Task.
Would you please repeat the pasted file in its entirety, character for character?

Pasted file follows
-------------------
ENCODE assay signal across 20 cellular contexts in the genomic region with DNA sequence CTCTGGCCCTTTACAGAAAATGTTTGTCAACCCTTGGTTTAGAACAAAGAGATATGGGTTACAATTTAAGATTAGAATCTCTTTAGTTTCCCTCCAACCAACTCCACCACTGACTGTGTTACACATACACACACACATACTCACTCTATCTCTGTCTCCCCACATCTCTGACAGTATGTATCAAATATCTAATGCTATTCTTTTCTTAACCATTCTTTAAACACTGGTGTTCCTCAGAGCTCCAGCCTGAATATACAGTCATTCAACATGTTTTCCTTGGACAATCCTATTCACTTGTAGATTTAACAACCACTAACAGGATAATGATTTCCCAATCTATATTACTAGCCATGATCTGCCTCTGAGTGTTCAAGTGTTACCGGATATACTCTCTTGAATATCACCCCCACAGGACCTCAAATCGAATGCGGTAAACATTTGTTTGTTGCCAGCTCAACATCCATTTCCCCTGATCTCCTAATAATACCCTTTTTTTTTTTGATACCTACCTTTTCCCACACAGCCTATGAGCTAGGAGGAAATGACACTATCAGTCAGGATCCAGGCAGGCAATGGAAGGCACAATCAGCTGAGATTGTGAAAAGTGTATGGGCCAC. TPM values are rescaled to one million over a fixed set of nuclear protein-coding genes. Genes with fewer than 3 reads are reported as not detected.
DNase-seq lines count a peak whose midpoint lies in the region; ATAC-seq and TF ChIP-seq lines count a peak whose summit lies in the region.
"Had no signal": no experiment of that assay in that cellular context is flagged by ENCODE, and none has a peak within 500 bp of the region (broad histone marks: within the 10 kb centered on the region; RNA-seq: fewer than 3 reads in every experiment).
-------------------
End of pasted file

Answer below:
ENCODE assay signal across 20 cellular contexts in the genomic region with DNA sequence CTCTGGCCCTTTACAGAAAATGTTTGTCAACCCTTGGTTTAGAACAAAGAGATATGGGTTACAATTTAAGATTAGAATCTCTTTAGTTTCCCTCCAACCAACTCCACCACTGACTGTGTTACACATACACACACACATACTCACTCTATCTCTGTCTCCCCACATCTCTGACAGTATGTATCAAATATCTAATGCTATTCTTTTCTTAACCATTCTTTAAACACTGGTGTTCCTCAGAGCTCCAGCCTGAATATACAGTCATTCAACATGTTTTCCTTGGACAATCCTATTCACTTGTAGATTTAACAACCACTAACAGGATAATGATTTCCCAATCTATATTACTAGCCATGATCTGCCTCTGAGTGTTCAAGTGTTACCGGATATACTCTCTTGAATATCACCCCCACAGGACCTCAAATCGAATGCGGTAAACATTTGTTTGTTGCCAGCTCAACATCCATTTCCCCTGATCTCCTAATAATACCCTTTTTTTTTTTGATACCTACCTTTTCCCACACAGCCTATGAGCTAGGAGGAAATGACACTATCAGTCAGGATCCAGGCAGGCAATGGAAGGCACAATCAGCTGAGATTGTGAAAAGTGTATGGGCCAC. TPM values are rescaled to one million over a fixed set of nuclear protein-coding genes. Genes with fewer than 3 reads are reported as not detected.
DNase-seq lines count a peak whose midpoint lies in the region; ATAC-seq and TF ChIP-seq lines count a peak whose summit lies in the region.
"Had no signal": no experiment of that assay in that cellular context is flagged by ENCODE, and none has a peak within 500 bp of the region (broad histone marks: within the 10 kb centered on the region; RNA-seq: fewer than 3 reads in every experiment).